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What About This . . .? 12.26.2013

By Wayne William Cipriano

Did you see that picture in the Douglas County Herald where there were six generations together?  Talk about a huge collection of experience and information!  We don’t seem to value life experience as much as our ancestry. Many cultures revere the elderly based partially no doubt on the simple fact that they must know a lot because they have survived so long.

As information and techniques have been transmitted more widely in mass media than was ever possible by word-of-mouth, the stuff we learn is more available but those who figured out that stuff or saw the worth in remembering it are no longer as important.  Youngsters don’t ask because they have been led to believe everything they need to know will be provided through media.  Oldsters don’t tell because they have been led to believe everyone knows what they know and their experiences are boring.  And, thus potentially valuable life experiences are not shared generationally.

An example of this point is the present brouhaha over Obamacare (The Affordable Healthcare Act) we are witnessing and its similarity to the past.

Elizabeth Donavan, the greatest history teacher of all times, never tired answering the question: We study all those dead guys and past events to avoid the mistakes and increase the level of civilization in which we live.  How much history are we missing by not asking questions of those who lived through other widespread social dynamics? Two that come to mind are social Security and Medicare.

Ask the people who lived when FDR proposed then established Social Security, and when LBJ spearheaded Medicare.  They will tell you they remember the same promises, the same warnings, the same arguments, the same phrases and words.  And reading letters and diaries, newspapers and books from the past often shows the same in relation to many of the other big social changes like ending slavery and child labor, and beginning income taxes and wars.

It’s interesting, I think, the way mass media has homogenized experience so that anecdotal reports become suspect.  And, that silences much we should hear.

Who, except the most affluent, would trade Social Security or Medicare for the taxes they paid to support those programs?  Who can guess if Obamacare will belong in the company of Social Security and Medicare or become another failed social program –– a good idea destroyed by inept execution?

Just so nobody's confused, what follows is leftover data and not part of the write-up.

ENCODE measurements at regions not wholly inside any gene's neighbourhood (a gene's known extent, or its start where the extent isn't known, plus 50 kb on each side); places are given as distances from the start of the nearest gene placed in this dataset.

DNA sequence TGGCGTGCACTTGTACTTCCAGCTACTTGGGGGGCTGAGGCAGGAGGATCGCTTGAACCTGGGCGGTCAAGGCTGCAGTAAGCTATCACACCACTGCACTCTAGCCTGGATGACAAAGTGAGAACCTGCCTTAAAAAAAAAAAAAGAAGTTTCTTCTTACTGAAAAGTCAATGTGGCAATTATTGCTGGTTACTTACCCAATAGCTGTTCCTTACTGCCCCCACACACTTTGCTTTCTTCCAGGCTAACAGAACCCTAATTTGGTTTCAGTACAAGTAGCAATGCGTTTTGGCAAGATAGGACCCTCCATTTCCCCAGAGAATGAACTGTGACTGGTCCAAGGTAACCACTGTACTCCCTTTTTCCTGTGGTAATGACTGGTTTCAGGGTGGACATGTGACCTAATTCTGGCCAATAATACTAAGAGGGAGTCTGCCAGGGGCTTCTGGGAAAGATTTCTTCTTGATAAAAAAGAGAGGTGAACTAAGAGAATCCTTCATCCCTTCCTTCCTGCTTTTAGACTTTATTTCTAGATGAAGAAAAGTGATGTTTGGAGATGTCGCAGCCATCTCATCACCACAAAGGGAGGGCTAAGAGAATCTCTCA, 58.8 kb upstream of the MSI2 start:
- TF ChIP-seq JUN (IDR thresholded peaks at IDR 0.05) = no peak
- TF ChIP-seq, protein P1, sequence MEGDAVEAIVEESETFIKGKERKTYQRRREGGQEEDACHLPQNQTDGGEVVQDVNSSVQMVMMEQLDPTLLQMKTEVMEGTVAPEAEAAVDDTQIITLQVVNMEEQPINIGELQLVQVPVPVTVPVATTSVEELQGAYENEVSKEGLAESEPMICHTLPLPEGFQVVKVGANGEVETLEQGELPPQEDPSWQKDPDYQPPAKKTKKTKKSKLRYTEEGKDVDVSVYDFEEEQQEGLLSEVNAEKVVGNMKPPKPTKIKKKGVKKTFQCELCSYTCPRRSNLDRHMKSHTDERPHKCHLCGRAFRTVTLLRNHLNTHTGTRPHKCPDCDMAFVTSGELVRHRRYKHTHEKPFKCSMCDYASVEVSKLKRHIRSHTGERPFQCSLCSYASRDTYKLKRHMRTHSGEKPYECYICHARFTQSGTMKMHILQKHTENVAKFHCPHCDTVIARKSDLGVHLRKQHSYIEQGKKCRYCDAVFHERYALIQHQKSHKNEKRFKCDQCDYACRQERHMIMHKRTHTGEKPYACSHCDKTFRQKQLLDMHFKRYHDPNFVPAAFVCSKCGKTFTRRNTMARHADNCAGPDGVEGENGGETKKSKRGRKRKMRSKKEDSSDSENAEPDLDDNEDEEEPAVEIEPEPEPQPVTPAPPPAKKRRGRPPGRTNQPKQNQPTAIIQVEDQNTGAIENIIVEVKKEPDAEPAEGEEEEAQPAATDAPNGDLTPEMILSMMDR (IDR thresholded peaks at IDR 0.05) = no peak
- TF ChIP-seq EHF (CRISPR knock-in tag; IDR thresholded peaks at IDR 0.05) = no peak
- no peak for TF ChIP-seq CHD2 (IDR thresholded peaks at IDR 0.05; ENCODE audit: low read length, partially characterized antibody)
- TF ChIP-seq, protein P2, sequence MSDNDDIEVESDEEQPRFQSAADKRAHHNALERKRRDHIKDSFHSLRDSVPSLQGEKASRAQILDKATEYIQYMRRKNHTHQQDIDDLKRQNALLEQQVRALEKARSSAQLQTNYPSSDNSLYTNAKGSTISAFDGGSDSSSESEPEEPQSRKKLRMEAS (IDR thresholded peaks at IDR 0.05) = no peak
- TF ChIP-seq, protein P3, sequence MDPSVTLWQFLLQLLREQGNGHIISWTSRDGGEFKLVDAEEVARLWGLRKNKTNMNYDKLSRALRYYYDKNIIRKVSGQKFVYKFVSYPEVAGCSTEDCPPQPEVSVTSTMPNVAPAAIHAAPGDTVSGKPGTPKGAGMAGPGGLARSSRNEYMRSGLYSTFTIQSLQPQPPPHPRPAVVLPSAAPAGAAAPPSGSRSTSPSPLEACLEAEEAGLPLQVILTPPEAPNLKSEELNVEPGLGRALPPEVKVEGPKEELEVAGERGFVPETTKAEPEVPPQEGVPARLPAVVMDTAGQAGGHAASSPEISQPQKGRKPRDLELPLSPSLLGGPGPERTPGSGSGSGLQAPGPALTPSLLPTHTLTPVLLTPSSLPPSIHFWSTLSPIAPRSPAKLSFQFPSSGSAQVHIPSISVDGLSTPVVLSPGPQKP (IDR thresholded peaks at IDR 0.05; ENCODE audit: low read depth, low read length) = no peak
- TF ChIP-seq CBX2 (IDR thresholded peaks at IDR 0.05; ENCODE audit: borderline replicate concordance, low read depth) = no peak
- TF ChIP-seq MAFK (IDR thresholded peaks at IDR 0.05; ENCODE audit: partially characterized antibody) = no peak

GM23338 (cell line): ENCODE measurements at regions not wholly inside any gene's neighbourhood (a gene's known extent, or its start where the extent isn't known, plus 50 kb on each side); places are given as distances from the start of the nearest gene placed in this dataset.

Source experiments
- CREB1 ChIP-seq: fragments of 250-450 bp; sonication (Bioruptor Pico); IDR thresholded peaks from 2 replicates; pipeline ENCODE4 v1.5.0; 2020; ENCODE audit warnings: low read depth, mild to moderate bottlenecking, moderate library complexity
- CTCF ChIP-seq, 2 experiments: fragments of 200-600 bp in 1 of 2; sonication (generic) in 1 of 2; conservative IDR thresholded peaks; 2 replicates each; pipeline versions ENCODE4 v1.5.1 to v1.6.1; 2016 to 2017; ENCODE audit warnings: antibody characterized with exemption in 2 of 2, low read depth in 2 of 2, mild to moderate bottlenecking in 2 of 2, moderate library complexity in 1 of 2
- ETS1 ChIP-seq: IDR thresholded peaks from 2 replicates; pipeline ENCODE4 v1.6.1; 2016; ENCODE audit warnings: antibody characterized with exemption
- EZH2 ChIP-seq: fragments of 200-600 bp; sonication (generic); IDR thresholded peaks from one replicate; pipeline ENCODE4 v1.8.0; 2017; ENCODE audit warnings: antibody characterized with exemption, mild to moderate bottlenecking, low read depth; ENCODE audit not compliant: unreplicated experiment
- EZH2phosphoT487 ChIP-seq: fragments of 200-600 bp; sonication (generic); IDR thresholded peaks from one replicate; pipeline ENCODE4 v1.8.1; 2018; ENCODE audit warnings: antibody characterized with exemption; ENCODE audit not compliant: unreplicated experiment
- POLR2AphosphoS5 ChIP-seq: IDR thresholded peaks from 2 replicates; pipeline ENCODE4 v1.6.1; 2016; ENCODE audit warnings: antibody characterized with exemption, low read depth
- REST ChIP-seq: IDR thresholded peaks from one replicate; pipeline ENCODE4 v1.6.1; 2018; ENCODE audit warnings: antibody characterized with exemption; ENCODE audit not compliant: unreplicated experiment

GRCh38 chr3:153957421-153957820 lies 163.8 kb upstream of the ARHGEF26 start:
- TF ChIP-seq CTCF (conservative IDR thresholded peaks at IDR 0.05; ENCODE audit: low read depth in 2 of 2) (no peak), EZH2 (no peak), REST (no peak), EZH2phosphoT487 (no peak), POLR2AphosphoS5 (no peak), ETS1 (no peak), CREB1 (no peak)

I think it is up to those of us who have lived through other monumental social dynamics to speak up and share with those who are facing such issues for the first time.

Perhaps when people, not politicians nor pundits, but people we respect and trust tell us one-on-one what happened to them – what might have happened, not what they were promised, not what warnings they heard, but what actually happened to them, we might have a more accurate sense of the utility of any program that promises so much on its face.

Personally, I believe Obamacare is the first faltering step to Nationalized Health Care, the Single Payer System, or whatever it will eventually morph into that will provide medical care for everyone paid by all of us, The United States of America Health Insurance Company.

What I want to underscore, however, is how in our living memories these battles, fought over so many differing ideas, seem to use the same words, the same phrases over and over, and we who have heard them before keep silent.

It is propaganda when those on either side of an issue, regardless of the facts, trot out those same words and phrases, promises and warnings to garner our support or frame out opposition based on nothing more than that which will benefit the propagandist the most.  When people who lived before a large social dynamic existed, during the time it was argued and instituted, and then afterward when it was in effect tell us what happened to them personally, individually, that is history. Limited history, yes.  Anecdotal history, yes.  But, history we trust.  So, we pay attention and we think about that history, we study it.

And, as Mrs. Donavan so often told us, ‘that is a great way to avoid past errors and maximize our future: telling others what happened to us.